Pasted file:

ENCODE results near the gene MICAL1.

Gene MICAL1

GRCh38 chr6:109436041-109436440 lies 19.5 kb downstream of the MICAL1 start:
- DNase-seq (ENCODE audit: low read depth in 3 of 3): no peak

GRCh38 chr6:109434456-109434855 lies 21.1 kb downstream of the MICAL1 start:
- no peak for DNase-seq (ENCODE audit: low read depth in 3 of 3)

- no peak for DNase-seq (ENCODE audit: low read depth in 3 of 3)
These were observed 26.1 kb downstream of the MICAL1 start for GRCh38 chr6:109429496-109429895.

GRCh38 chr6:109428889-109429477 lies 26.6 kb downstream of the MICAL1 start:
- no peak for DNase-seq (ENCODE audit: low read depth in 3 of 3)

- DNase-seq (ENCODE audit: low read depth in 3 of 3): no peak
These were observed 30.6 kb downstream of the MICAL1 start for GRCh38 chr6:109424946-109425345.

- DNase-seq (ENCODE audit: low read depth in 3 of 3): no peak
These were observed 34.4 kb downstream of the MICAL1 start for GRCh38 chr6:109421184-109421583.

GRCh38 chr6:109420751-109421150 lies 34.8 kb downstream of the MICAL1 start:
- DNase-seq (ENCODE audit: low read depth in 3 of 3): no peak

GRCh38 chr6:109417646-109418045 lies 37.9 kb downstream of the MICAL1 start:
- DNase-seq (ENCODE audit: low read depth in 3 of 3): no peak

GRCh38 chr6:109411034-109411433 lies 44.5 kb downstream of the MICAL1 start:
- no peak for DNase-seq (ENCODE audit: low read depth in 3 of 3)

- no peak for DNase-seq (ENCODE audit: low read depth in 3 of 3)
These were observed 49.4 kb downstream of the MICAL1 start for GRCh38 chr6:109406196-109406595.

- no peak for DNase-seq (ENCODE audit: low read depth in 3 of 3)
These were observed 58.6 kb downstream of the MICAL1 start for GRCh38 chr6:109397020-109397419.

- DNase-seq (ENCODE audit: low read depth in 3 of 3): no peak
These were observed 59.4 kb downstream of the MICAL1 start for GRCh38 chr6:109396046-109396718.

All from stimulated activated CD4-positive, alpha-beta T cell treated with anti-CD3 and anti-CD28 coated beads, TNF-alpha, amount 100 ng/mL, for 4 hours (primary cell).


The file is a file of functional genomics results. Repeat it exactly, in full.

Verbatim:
ENCODE results near the gene MICAL1.

Gene MICAL1

GRCh38 chr6:109436041-109436440 lies 19.5 kb downstream of the MICAL1 start:
- DNase-seq (ENCODE audit: low read depth in 3 of 3): no peak

GRCh38 chr6:109434456-109434855 lies 21.1 kb downstream of the MICAL1 start:
- no peak for DNase-seq (ENCODE audit: low read depth in 3 of 3)

- no peak for DNase-seq (ENCODE audit: low read depth in 3 of 3)
These were observed 26.1 kb downstream of the MICAL1 start for GRCh38 chr6:109429496-109429895.

GRCh38 chr6:109428889-109429477 lies 26.6 kb downstream of the MICAL1 start:
- no peak for DNase-seq (ENCODE audit: low read depth in 3 of 3)

- DNase-seq (ENCODE audit: low read depth in 3 of 3): no peak
These were observed 30.6 kb downstream of the MICAL1 start for GRCh38 chr6:109424946-109425345.

- DNase-seq (ENCODE audit: low read depth in 3 of 3): no peak
These were observed 34.4 kb downstream of the MICAL1 start for GRCh38 chr6:109421184-109421583.

GRCh38 chr6:109420751-109421150 lies 34.8 kb downstream of the MICAL1 start:
- DNase-seq (ENCODE audit: low read depth in 3 of 3): no peak

GRCh38 chr6:109417646-109418045 lies 37.9 kb downstream of the MICAL1 start:
- DNase-seq (ENCODE audit: low read depth in 3 of 3): no peak

GRCh38 chr6:109411034-109411433 lies 44.5 kb downstream of the MICAL1 start:
- no peak for DNase-seq (ENCODE audit: low read depth in 3 of 3)

- no peak for DNase-seq (ENCODE audit: low read depth in 3 of 3)
These were observed 49.4 kb downstream of the MICAL1 start for GRCh38 chr6:109406196-109406595.

- no peak for DNase-seq (ENCODE audit: low read depth in 3 of 3)
These were observed 58.6 kb downstream of the MICAL1 start for GRCh38 chr6:109397020-109397419.

- DNase-seq (ENCODE audit: low read depth in 3 of 3): no peak
These were observed 59.4 kb downstream of the MICAL1 start for GRCh38 chr6:109396046-109396718.

All from stimulated activated CD4-positive, alpha-beta T cell treated with anti-CD3 and anti-CD28 coated beads, TNF-alpha, amount 100 ng/mL, for 4 hours (primary cell).